Updated: Apr 9
We are almost there. A few warmer spells here and there are signalling the coming Spring here in the Shenandoah Valley. Of course Virginia still have plenty of cold nights ahead, but warmer afternoons are starting to produce hatches of little black caddis and soon March Browns. On these warmer days brook trout are slowly awakening from their winter slumber and feeding a bit more aggressively in the afternoons.
The cold mornings still provide a good excuse to sleep in and stay warm, but when the days start getting longer I get cabin fever and get back on the water when possible. Though the fly fishing conditions usually aren't real consistent, just getting outside and moving around again with a fly rod in hand always feels better. There's no greenery around yet and water temperature is low, but soon little signs of Spring will start to pop up and even a slow day on the water can be worthwhile.
Brook Trout and Water Temperature I usually start the day nymphing bigger pockets of water where I know brookies will be hiding. New Zealand style strike indicators and small beadhead pheasant tail nymph make for a quiet presentation on these crystal clear waters. I fish these holes pretty methodically as this will be food deposit areas for fish that want to feed, but not move around a lot. Make sure you have enough weight to be close to the bottom of the creek, but not snagging. Some options for weight will nymph fishing is split shot, or I prefer moldable lead. One snag will blow your cover and you'll need to move on to the next spot.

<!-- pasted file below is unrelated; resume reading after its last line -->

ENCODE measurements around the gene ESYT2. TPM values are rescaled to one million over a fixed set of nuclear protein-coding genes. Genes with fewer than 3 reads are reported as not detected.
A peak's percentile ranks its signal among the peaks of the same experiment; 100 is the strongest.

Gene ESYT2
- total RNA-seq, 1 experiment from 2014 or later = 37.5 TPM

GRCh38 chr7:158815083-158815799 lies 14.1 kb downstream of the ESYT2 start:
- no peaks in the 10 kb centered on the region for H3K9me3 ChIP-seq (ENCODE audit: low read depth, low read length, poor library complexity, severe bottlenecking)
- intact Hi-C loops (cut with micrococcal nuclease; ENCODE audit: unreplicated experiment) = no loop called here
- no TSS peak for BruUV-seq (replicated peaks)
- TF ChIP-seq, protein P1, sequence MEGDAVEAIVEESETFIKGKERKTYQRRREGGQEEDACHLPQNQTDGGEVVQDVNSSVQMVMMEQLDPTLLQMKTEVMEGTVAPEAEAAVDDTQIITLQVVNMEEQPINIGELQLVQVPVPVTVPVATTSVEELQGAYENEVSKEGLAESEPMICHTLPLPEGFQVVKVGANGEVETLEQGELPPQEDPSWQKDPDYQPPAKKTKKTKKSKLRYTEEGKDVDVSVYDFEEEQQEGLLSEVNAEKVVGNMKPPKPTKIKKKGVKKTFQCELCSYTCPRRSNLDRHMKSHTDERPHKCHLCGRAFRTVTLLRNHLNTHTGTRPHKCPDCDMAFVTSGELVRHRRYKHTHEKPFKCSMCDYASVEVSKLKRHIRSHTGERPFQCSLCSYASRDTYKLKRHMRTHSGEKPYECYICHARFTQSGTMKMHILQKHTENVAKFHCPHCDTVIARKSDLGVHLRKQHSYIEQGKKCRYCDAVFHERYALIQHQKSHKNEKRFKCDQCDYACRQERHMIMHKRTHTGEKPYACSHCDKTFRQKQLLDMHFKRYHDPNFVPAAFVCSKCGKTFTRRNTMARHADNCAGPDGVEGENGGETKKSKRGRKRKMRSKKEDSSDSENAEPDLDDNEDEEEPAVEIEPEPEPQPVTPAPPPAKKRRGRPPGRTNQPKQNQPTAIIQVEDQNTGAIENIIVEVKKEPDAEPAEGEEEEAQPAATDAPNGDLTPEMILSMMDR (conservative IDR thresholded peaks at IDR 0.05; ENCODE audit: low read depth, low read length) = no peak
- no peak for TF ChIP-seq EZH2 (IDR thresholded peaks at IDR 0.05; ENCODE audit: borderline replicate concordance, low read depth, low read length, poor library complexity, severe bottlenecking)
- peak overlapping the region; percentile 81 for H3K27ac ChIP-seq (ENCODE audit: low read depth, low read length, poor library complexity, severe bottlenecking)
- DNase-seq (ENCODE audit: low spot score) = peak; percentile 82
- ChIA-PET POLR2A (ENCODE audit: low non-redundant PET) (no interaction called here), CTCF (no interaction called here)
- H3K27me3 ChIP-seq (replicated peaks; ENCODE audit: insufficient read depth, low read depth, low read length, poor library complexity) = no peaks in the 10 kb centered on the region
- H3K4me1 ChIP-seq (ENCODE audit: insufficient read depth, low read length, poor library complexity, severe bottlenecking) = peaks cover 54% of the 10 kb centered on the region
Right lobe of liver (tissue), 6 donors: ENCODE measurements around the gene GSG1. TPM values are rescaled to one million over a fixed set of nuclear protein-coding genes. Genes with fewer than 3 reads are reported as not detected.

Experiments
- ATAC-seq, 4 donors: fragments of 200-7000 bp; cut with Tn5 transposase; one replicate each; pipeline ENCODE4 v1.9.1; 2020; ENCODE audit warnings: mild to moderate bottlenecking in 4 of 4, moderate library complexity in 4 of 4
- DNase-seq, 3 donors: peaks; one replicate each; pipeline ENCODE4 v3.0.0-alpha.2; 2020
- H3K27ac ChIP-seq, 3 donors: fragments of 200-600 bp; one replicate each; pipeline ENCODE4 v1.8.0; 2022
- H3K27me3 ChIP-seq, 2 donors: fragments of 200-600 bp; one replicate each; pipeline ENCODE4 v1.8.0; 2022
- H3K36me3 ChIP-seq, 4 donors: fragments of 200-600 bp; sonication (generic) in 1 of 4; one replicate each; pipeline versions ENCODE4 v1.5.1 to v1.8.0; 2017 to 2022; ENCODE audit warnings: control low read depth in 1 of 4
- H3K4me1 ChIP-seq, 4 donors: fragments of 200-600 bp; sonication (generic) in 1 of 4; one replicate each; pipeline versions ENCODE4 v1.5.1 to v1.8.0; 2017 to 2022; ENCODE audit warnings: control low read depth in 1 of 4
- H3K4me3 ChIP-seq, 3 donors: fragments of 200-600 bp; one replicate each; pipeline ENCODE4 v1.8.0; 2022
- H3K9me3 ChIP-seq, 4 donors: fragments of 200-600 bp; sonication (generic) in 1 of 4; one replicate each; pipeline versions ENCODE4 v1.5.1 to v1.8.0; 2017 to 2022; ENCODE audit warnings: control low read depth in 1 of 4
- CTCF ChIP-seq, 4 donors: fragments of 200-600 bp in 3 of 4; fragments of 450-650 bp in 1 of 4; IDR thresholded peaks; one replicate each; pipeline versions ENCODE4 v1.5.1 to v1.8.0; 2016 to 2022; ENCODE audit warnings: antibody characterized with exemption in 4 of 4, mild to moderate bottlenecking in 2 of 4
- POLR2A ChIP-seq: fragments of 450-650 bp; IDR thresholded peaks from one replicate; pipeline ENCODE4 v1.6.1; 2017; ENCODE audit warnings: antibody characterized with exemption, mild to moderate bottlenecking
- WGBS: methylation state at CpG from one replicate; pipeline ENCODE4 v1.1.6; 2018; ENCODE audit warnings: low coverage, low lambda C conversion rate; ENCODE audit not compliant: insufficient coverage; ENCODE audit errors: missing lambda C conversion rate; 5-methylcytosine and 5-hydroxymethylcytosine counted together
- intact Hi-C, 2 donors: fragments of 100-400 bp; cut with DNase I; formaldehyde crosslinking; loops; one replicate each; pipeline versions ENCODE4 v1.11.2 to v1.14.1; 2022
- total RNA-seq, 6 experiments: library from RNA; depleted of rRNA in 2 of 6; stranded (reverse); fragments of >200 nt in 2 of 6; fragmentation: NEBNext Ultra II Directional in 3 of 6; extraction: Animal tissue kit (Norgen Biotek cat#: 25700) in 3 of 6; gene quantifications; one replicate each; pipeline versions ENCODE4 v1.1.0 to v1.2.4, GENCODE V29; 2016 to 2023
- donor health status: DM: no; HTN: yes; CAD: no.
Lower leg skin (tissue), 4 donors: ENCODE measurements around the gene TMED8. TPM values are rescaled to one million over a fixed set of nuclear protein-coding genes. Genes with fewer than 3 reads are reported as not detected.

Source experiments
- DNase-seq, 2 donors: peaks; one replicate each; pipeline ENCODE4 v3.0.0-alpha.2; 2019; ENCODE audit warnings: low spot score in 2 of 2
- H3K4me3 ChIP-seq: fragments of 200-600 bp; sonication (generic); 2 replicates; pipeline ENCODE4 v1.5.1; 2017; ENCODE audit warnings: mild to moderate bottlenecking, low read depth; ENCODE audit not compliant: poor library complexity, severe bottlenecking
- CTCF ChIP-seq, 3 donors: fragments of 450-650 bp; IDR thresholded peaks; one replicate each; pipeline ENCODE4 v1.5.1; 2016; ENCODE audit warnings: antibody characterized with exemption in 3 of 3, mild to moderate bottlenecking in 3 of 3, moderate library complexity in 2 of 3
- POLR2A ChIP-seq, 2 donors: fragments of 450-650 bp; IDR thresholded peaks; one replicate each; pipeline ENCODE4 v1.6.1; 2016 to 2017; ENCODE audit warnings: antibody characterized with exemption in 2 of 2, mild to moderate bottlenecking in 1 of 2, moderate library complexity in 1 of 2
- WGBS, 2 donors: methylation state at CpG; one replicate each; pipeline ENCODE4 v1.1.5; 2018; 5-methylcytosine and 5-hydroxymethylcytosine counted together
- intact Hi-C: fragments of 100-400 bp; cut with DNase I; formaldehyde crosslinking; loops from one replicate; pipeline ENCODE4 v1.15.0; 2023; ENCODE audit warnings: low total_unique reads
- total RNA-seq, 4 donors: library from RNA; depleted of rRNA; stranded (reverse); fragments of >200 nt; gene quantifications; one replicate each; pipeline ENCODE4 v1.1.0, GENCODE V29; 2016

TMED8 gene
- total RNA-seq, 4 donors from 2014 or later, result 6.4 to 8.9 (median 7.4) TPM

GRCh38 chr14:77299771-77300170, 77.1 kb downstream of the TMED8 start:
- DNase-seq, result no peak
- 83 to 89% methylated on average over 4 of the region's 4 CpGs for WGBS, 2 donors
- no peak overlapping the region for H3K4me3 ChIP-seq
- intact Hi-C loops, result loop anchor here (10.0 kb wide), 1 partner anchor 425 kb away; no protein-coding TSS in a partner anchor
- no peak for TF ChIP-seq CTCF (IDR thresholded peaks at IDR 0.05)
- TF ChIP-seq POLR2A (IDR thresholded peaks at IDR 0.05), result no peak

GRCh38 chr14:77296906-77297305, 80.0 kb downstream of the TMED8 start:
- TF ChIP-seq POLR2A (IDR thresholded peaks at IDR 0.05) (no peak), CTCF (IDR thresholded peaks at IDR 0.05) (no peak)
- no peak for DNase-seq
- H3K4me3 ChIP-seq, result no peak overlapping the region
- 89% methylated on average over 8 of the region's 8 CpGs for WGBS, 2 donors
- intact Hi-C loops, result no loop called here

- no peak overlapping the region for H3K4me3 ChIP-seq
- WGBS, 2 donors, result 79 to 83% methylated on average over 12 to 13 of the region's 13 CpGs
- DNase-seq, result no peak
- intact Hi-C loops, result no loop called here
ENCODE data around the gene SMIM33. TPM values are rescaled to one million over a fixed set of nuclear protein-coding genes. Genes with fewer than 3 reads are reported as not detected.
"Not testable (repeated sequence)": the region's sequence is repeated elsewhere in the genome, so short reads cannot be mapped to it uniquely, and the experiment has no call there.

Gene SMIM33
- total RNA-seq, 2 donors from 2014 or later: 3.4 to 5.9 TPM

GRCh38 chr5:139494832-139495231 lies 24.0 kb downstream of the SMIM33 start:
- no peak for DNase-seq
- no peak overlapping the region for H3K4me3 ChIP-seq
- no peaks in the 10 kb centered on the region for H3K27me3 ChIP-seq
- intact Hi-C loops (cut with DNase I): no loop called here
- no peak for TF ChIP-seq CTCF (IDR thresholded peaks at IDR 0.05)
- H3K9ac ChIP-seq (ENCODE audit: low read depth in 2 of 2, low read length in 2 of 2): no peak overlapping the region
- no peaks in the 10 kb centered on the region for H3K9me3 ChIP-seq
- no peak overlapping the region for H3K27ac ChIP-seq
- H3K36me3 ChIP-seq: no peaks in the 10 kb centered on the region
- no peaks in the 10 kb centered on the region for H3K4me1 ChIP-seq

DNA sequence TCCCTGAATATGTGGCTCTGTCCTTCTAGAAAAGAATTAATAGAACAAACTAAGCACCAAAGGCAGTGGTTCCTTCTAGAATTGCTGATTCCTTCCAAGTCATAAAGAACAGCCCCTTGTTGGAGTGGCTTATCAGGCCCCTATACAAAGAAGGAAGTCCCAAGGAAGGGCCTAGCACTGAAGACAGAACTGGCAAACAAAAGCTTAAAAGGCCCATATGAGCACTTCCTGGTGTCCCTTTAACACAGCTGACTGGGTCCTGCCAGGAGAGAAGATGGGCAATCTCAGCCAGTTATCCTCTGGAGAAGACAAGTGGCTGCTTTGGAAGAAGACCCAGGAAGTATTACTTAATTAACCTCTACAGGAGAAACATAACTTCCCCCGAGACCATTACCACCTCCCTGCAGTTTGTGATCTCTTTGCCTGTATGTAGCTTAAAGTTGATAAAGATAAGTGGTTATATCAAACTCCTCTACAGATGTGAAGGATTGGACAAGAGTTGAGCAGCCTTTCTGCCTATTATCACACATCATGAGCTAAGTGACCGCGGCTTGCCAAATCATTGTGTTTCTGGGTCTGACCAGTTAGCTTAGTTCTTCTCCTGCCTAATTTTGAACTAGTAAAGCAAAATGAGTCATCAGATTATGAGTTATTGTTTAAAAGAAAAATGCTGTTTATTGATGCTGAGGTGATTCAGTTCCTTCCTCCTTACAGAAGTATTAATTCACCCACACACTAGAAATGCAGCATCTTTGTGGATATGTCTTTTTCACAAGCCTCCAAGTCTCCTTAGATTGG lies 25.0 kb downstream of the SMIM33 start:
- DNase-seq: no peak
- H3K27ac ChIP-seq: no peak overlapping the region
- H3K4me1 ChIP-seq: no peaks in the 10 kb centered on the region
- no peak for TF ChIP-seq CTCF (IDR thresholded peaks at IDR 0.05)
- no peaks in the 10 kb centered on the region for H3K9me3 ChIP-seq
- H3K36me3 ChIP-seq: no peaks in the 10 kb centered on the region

As the warmer part of the day comes on I start to look for insect hatches. I rarely see rises at any part of the day, but these streams are usually small enough that if the bug is active, the fish will likely take dry flies. Obviously watch for flying bugs, but stoneflies and caddis will climb out of the water and onto rocks near the stream so you might come across some, or old casings. Any little pocket of a run can hold populations of brook trout, and you'd be surprised how little water they need sometimes. As you move get the fly upstream in each little run, and work the larger pools a little more carefully. The fish will decide in the first half dozen good casts whether it's going to eat or not so cover the spot and move on.
Match the Hatch for that Trout Stream
Flies this time of year that work best are usually dark and on the smaller side and depending on the sunlight can vary from stream to stream. Caddis fly patterns such as a Black Elkhair Caddis and Stimulators and Mayfly patterns like Royal Coachmen, Adams, and March Browns are all good flies for this time of year. Try to go small, but not so small you can't follow them down stream. Takes are usually soft and quick so you have to be able to see what's going on and react quickly. I try to use 9 foot 5x or 6x leaders depending on the water level and clarity and add a little extra tippet so trout won't see or feel the fly line. I do not tend to do any streamer fishing as sluggish trout in low water temperatures stay near the bottom of the stream or river and they aren't going to chase all over for a minnow (your streamer).
Take advantage of those earlier warmer days. It's a good opportunity to knock the rust off, get some Vitamin D, and see the stream before the foliage fills in. You might just find a good hatch one afternoon and a big brook trout just waiting for your fly.